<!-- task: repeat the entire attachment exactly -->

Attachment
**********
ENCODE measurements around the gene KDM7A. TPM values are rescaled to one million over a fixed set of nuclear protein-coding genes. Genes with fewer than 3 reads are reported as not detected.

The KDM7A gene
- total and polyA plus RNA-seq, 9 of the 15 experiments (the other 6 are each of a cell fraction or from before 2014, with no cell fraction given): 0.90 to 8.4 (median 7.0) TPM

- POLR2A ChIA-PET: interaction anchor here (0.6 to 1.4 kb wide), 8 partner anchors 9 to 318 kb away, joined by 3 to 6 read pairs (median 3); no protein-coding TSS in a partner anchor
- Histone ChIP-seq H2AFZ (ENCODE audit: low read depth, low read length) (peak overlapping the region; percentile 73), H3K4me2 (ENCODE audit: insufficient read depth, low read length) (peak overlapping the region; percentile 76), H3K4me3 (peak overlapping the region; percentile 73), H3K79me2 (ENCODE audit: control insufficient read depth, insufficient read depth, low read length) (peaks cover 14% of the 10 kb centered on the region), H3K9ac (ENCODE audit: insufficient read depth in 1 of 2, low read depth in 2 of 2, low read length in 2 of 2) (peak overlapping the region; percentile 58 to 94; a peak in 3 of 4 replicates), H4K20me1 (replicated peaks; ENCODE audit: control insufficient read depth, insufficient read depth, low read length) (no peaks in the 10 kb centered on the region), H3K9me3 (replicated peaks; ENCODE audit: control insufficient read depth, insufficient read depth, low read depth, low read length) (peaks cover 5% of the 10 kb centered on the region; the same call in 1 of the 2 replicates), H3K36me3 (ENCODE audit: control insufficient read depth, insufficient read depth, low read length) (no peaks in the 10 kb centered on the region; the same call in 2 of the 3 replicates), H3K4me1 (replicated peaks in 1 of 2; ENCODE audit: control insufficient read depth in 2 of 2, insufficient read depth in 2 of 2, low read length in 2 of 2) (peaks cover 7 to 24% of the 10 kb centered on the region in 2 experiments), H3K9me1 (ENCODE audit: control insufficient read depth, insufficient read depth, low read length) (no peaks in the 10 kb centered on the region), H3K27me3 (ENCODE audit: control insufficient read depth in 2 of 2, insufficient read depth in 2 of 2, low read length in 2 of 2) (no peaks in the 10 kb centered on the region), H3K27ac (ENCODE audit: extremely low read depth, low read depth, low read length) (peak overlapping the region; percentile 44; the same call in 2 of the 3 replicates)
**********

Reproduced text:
ENCODE measurements around the gene KDM7A. TPM values are rescaled to one million over a fixed set of nuclear protein-coding genes. Genes with fewer than 3 reads are reported as not detected.

The KDM7A gene
- total and polyA plus RNA-seq, 9 of the 15 experiments (the other 6 are each of a cell fraction or from before 2014, with no cell fraction given): 0.90 to 8.4 (median 7.0) TPM

- POLR2A ChIA-PET: interaction anchor here (0.6 to 1.4 kb wide), 8 partner anchors 9 to 318 kb away, joined by 3 to 6 read pairs (median 3); no protein-coding TSS in a partner anchor
- Histone ChIP-seq H2AFZ (ENCODE audit: low read depth, low read length) (peak overlapping the region; percentile 73), H3K4me2 (ENCODE audit: insufficient read depth, low read length) (peak overlapping the region; percentile 76), H3K4me3 (peak overlapping the region; percentile 73), H3K79me2 (ENCODE audit: control insufficient read depth, insufficient read depth, low read length) (peaks cover 14% of the 10 kb centered on the region), H3K9ac (ENCODE audit: insufficient read depth in 1 of 2, low read depth in 2 of 2, low read length in 2 of 2) (peak overlapping the region; percentile 58 to 94; a peak in 3 of 4 replicates), H4K20me1 (replicated peaks; ENCODE audit: control insufficient read depth, insufficient read depth, low read length) (no peaks in the 10 kb centered on the region), H3K9me3 (replicated peaks; ENCODE audit: control insufficient read depth, insufficient read depth, low read depth, low read length) (peaks cover 5% of the 10 kb centered on the region; the same call in 1 of the 2 replicates), H3K36me3 (ENCODE audit: control insufficient read depth, insufficient read depth, low read length) (no peaks in the 10 kb centered on the region; the same call in 2 of the 3 replicates), H3K4me1 (replicated peaks in 1 of 2; ENCODE audit: control insufficient read depth in 2 of 2, insufficient read depth in 2 of 2, low read length in 2 of 2) (peaks cover 7 to 24% of the 10 kb centered on the region in 2 experiments), H3K9me1 (ENCODE audit: control insufficient read depth, insufficient read depth, low read length) (no peaks in the 10 kb centered on the region), H3K27me3 (ENCODE audit: control insufficient read depth in 2 of 2, insufficient read depth in 2 of 2, low read length in 2 of 2) (no peaks in the 10 kb centered on the region), H3K27ac (ENCODE audit: extremely low read depth, low read depth, low read length) (peak overlapping the region; percentile 44; the same call in 2 of the 3 replicates)